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It will be a DRAGFLATION, not a stagflation economy in 2022.
Go back to the beginning of 2021.
Listen to what the Fed Banksters and “experts” were saying about inflation: It was “temporary.”
Month after month, as inflation kept rising higher, the money mobsters changed their tune and inflation forecasts went from “temporary” to “transitory.”
Yet, as we have detailed in numerous Trends Journal articles, the inflation numbers have hit decades highs... and in many sectors they keep rising.
Inflation has risen faster than incomes. With supply chains disrupted during the COVID War, there have been shortages of raw materials, finished goods and components which have driven, and keep driving, prices higher.
And now with politicians taking more draconian lockdown measures, issuing “no-work, no-pleasure” mandates to the unaxxed, and ramping up the fight against the new Omicron COVID variant by imposing more restrictions, prohibiting travel in various nations, etc, ... there will be more supply chain disruptions and labor shortages which will keep inflation rising, while driving down economic growth.
Thus it will be Dragflation: inflation rises and economies decline. With Stagnation, the economy stagnates as inflation rises.
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Again, in 2022, the economic reality will be dragflation, which we first forecast for the COVID era in our special video broadcast on 11 June, 2020.
The facts tell the Dragflation story.
The world is entering a new COVID War, with lockdowns under way across more and more areas of Europe and China. The fear has also spread across much of the U.S. as the masses mask up and stay home in fear of getting hit by the variant. And, as with New York State, the dictator, i.e. the unelected Governor, issued a state of emergency to fight the Omicron variant that has not entered the U.S. according to the CDC.
Again, these latest round of lockdowns and mandates will cripple the economic recovery that began last spring, with many regions and even entire nations seeing their economic output shrink again.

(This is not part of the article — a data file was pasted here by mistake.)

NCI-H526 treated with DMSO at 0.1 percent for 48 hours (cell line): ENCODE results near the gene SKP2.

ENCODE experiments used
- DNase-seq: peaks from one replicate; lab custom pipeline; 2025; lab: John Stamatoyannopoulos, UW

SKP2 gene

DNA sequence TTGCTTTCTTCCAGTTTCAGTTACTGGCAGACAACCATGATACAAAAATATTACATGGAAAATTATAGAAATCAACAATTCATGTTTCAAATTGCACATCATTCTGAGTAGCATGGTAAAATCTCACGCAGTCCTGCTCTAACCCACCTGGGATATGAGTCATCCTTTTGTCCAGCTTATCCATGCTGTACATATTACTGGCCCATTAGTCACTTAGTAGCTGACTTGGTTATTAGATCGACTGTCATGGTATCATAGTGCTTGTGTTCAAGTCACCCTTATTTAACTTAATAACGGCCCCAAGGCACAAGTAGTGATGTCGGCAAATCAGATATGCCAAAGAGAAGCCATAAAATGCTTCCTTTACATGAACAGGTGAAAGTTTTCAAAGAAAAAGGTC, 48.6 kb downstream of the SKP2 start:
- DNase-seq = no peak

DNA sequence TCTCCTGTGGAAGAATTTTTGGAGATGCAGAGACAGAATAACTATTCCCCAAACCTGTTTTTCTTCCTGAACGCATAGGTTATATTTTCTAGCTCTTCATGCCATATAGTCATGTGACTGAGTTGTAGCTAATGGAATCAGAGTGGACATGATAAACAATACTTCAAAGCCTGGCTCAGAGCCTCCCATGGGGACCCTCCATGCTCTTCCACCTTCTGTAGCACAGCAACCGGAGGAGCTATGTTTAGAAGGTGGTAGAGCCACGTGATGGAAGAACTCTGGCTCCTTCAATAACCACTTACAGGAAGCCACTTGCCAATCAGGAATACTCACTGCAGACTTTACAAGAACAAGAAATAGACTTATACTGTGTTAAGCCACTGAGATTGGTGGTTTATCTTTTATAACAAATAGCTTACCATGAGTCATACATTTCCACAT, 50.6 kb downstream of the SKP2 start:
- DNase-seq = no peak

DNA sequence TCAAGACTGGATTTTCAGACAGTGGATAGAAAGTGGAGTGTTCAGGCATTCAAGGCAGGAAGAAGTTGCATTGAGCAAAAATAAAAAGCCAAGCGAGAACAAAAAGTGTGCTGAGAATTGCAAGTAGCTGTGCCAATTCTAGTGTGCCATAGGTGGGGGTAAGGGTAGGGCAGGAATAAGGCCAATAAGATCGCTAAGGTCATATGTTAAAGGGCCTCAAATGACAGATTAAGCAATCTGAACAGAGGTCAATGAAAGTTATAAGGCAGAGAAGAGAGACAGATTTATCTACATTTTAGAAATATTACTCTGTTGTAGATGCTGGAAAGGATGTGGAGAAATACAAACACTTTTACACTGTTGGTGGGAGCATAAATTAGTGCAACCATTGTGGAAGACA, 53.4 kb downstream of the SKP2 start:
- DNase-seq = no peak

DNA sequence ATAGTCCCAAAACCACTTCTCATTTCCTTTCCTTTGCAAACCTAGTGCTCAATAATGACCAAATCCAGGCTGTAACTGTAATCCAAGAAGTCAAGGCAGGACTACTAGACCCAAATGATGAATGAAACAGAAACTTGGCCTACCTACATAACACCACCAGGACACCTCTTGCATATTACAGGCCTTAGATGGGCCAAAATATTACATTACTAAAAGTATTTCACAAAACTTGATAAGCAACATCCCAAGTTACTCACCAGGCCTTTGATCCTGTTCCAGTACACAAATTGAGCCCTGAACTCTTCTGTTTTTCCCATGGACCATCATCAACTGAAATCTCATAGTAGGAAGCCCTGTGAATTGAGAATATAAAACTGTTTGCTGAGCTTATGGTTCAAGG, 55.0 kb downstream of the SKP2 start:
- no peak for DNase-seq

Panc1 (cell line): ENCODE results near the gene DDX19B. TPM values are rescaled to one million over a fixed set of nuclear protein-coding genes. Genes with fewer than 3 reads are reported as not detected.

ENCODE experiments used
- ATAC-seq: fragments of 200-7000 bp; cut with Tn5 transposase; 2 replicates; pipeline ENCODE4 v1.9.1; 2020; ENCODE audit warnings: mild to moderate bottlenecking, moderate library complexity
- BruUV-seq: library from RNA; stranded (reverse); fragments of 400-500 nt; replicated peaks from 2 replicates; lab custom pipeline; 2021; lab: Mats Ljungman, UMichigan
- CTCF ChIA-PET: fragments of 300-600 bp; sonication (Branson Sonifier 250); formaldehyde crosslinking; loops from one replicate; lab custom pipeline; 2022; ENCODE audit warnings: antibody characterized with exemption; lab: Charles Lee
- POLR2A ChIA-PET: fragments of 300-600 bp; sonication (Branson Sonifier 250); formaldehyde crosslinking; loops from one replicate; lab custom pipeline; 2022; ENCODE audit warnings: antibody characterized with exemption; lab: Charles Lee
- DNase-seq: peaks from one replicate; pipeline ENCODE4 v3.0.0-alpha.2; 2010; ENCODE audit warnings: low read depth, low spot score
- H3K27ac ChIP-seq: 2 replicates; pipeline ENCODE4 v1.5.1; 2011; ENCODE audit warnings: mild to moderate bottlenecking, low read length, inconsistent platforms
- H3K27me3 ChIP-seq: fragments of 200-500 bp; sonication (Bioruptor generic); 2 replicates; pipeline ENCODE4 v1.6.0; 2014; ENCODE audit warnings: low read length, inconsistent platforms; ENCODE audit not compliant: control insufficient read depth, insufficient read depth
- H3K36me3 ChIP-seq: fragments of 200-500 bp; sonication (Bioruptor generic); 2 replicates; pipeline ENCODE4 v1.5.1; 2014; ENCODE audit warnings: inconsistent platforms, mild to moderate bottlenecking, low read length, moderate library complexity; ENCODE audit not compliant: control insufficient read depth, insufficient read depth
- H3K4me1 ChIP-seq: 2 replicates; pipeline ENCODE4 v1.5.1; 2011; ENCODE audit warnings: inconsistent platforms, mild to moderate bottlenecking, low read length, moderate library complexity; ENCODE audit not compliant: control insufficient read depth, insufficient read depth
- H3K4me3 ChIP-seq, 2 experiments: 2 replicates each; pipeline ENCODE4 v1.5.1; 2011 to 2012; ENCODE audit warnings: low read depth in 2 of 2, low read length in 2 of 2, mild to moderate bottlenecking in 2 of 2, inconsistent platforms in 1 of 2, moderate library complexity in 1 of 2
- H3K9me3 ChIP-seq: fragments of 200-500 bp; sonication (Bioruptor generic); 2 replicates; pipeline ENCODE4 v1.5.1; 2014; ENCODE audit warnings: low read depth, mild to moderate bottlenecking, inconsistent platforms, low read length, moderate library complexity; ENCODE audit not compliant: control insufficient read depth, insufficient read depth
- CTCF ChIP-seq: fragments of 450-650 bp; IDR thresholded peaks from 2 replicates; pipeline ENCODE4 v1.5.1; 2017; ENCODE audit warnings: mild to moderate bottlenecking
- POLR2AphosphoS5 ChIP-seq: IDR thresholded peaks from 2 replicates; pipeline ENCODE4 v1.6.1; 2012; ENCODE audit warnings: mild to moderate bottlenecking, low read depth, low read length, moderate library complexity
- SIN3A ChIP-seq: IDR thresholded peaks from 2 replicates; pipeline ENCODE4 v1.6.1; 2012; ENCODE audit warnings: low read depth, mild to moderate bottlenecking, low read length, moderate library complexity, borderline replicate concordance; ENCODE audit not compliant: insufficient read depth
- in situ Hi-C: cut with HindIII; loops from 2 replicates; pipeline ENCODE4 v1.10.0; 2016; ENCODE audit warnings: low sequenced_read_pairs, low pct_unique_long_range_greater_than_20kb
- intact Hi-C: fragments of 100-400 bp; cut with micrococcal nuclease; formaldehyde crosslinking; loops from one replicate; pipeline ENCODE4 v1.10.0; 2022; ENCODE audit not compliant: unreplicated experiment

People will again be out of work, lacking both the cash and the opportunities to spend. Because consumption powers most of the world’s developed economies, those economies will shrink.
As consumption declines, factories will cut production and lay off workers once more, and the emerging nations that depend on exporting finished goods and natural resources will slide toward recession.
While economies are shrinking, prices for food, raw materials, and housing are rising faster and faster (“Commodities Supercycle Underway?” 11 May 2021 and “Ag Products Beginning Mini-Supercycle, Executives Say,” 22 Jun 2021).
The U.S. is one example among countries around the world where the cost of living is climbing out of reach.
The median selling price of a new home in the U.S. in the third quarter was $404,700, according to the U.S. Federal Reserve data, while the median price of all U.S. homes rose to a record $353,900 in October, the National Association of Realtors reported, 13.1 percent higher than just a year earlier.
Housing should take no more than 30 percent of a household’s gross income, economists like to say.
Using that guideline, a family or individual would need an annual income of $144,192 to afford to own a home, more than twice the U.S. median income of $69,178, according to calculations by Clever Real Estate.
Since 2011, the median U.S. home price increased about 30 percent, while incomes grew only 11 percent, a Bankrate analysis found.
In 2011, the average price of a new car was $30,000. Today it’s about $45,000, according to the Kelly Blue Book, a 50-percent increase in a decade. That spike has also driven the price of used cars to record levels.
Incomes haven’t grown 13.1 percent in a year to keep pace with the price of homes, let alone keep pace with a 50-percent jump in the cost of a new car.
Almost two-thirds of working parents would be strapped to pay market prices for 9-to-5 child care, a share that soars to 95 percent among low-income households, a Brandeis University study concluded.
With everything costing more as a new round of the COVID War is declared, economies are retreating from recovery and slipping back toward contraction.
No wonder consumer confidence in November plunged to its lowest in 10 years, according to the University of Michigan’s monthly survey.
In 2022, raw materials and finished goods will rise in price, consumer spending will weaken, manufacturing will slow, and economies will fall back into recession—the perfect recipe for dragflation.
TREND FORECAST: With growing concerns that there will be more lockdowns and declining economic growth, despite inflation rising, the Federal Reserve and the European Central Bank will be pressured to keep interest rates low and keep the cheap money flowing. Therefore inflation will keep rising and the value of currencies will decline.
And, as inflation rises higher, so too will gold, silver and bitcoin prices.
To see how we got here and where we are heading, here are the Dragflation trends analyses we have identified in previous Trends Journals:
- “Spotlight: Inflation Spreading,” 26 Oct 2021;
- “No Kidding! Goldman Gang Cuts Econ Outlook,” 19 Oct 2021;
- “‘70s Redux: It’s a Real “Dragflation,” 5 Oct 2021;
- “Core Prices Notch Biggest Gain in 30 Years," 29 Jun 2021
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